Attention Runners!!

Be Well Boston is sponsoring the Marathon Sports One Fund Team training to run the Boston Marathon, and Katrina and I recently gave a talk to the group about the benefits of massage to runners, as well as common running injuries we treat and how they can be prevented. Please continue reading if you’re a runner of any ability and want to make the most of those miles…

 

 

Benefits of Massage Therapy to runners:

 

  • Increases circulation which results in:

 

  • Better transfer of nutrients and oxygen to cells and tissues
  • Rapid removal of metabolic waste products
  • Improved oxygen carrying capacity of red blood cells, which equates to improved VO2max
  • Reduced cortisol levels in blood stream (cortisol is responsible for inflammation)
  • Reduced muscle soreness and fatigue = quicker recovery

 

  • Lengthens muscle and connective tissues, which results in increased flexibility

 

 

  • Decreases muscular adhesions, which can result from dehydrated and overworked tissues. Adhesions can lead to tearing of muscle fibers as well as an overall decrease in the ability of muscles to properly contract and relax. 

 

 

  • Prevention of injury.  During each session, the therapists make mental notes of which areas are tight or seem problematic, and will address this after the session by giving recommendations for anything from stretches to getting fit with proper footwear. We are the eyes and ears of your muscular system for areas that you may not be aware of until it’s too late and injury occurs

 

 

  • Treatment of injury. Various deep tissue techniques such as cross fiber friction, as well as others help to break down scar tissue that has developed in torn tissue and realign the fibers so that the tissue heals properly and further tearing does not occur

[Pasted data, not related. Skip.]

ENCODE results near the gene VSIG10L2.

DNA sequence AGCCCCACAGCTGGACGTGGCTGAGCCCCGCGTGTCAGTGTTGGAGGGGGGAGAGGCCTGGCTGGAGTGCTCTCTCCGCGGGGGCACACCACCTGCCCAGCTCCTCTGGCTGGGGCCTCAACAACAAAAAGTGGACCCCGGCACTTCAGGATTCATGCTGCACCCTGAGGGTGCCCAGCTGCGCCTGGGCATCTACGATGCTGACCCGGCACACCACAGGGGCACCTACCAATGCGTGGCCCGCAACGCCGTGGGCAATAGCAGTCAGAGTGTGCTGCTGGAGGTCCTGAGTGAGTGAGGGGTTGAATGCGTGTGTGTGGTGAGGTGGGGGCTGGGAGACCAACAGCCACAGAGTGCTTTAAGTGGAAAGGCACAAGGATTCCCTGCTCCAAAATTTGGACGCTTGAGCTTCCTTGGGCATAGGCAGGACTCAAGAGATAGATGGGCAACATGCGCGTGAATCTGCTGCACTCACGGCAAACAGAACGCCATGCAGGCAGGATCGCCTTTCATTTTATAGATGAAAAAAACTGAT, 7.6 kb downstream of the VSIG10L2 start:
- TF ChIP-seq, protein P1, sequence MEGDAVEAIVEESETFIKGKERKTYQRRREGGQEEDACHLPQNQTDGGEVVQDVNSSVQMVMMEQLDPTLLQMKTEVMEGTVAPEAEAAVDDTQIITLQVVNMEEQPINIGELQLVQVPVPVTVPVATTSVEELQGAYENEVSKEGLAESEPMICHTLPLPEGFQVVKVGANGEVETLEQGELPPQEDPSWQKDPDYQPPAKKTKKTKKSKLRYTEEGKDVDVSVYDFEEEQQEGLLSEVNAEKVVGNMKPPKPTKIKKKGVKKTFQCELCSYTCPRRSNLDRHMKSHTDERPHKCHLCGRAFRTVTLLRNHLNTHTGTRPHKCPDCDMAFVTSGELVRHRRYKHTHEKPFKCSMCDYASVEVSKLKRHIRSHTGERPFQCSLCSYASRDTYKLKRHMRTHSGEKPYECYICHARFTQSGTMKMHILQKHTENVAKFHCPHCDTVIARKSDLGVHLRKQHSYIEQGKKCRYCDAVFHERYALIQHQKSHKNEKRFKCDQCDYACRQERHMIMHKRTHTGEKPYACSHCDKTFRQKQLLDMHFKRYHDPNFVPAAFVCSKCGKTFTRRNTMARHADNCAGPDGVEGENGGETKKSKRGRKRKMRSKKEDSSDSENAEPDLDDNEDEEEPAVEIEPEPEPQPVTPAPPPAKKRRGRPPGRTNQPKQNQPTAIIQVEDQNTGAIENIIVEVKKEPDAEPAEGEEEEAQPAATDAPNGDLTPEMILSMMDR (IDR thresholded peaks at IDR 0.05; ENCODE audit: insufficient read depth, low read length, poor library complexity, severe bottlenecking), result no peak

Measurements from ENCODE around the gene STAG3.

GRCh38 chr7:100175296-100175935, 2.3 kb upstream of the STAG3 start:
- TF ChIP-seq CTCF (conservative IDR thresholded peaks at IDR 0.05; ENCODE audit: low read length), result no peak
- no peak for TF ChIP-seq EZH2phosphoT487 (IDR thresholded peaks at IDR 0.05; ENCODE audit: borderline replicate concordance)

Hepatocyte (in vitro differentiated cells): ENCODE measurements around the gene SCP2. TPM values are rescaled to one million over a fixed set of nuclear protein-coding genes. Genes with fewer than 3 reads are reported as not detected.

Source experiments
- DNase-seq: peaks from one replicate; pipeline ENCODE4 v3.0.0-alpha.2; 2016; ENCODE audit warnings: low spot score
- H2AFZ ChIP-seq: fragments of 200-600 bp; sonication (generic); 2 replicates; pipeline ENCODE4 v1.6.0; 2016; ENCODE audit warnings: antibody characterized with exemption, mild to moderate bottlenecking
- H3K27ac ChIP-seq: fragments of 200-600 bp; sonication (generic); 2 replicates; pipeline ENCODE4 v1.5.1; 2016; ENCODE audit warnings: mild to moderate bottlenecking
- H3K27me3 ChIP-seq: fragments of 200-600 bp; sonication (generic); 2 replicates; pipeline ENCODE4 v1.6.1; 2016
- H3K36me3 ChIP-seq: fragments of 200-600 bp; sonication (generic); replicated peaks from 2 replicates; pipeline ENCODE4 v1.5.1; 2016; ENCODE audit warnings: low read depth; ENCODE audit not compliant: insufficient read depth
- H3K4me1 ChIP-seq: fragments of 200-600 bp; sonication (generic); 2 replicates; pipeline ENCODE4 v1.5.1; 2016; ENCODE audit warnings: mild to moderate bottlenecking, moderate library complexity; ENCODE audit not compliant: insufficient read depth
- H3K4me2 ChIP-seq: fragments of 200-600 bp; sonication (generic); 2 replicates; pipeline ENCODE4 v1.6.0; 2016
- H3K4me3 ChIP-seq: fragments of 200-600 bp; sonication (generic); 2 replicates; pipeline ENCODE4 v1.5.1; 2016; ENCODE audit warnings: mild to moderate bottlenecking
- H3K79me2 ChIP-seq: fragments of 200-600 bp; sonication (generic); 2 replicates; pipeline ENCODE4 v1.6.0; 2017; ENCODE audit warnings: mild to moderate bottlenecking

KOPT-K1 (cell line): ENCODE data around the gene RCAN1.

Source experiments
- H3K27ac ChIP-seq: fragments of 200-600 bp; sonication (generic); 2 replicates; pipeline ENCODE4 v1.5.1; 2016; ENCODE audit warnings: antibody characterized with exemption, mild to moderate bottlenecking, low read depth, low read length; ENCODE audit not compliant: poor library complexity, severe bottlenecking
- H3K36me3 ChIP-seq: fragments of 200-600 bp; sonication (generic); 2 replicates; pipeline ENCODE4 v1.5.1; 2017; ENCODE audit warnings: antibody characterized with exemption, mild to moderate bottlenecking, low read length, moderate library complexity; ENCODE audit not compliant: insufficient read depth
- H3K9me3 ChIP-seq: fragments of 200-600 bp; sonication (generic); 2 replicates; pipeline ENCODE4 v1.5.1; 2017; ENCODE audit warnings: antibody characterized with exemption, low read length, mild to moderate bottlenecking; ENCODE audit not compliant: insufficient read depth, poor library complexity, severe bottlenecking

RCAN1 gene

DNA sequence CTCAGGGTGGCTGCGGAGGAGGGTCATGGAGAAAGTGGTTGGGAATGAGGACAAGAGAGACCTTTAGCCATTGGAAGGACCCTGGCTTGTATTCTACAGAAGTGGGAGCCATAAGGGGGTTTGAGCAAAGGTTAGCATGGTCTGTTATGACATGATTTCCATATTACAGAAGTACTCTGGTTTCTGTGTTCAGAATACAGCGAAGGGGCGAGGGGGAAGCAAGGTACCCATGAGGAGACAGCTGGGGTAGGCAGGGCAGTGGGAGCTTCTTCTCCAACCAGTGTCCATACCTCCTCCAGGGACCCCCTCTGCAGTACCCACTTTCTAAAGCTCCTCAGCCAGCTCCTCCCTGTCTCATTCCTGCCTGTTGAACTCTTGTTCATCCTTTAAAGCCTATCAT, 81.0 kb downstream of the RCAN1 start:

Top 3 Common Running Injuries:

 

  1. 1.    Runner’s Knee (Petellofemoral Pain Syndrome)

 

  • Irritation of cartilage on the underside of the patella
  • Typically felt during or after long runs, after long periods of sitting, or descending hills or stairs
  • Typical causes: overpronation, weak or hypertense quads, or weak glutes
  • Treatment and prevention: correct stride and/or footwear, strengthen weak muscles supporting the knee (quads, glutes), stretch hip flexors
  • Deep tissue massage applied to quads with assisted stretching of hip flexors

 

Quad/hip flexor stretch:

 

 

 

Kneel on one knee, supported with a cushion (pillow, pad, etc)

 

Lean forward while keeping back straight until stretch is felt in upper quad of lower leg, hold 30 seconds

 

For added stretch to quads, pull foot of lowered leg up toward back, hold additional 30 seconds

 

 

 

 

 

  1. 2.    Iliotibial Band Syndrome (ITBS)

 

  • The IT band runs from the outside of the hip down to the outer knee, and is an extension of the gluteus maximus and tensor fascia latae (TFL) muscles.
  • When running, as the knee flexes and extends, the IT band rubs against the outside of the knee. If the TFL muscle and quads are tight and the glutes are weak, the IT band can be pulled tightly at the knee attachment resulting in irritation. If not treated this can become chronic.
  • Keys: Strengthening glutes and stretching quads/TFL muscle
  • Deep tissue massage applied to TFL and quads

 

 

 

TFL Stretch:

 

 

Lean against bench at gym, side of sofa/bed at home, or stand and lean against wall

 

Hold for 30 seconds on each side, stretch should be felt in outer hip on side facing bench or wall

 

 

 

  1. 3.    Plantar Fasciitis

 

  • Tearing and inflammation in the fascia (connective tissue) that runs from the heel to the toes on the bottom of the foot, typically felt in the inner heel
  • Runners with very high or low arches, and who over pronate or supinate are at risk, as well as those with tight hip flexors and weak core muscles
  • Proper footwear, strengthening and stretching the calf muscles and foot, and icing and rolling the heel and arch will help to rehab
  • Deep tissue massage applied to the affected area and calf muscles

 

 

Calf Stretches for Plantar Fasciitis:

 

Gastrocnemius (outer calf): Sit with both legs straight. Loop a rope around the ball of one foot and grasp each end of the rope. Flex your foot back toward your ankle, toes toward your knee. 

 

Soleus (inner calf): Sit with one leg straight and the other bent. Grasp the bottom of the foot on the bent leg. Keeping your heel on the ground, pull your foot toward your body as far as you can. 

 

Achilles Tendon (attaches heel to calf): Sit with one leg straight and one bent. Bring your heel close to your buttocks. Keeping your heel on the ground, pull your foot toward your body.

 

Please consult with one of our therapists for more information on how to prevent and treat injuries or with questions about how massage can help with your training.


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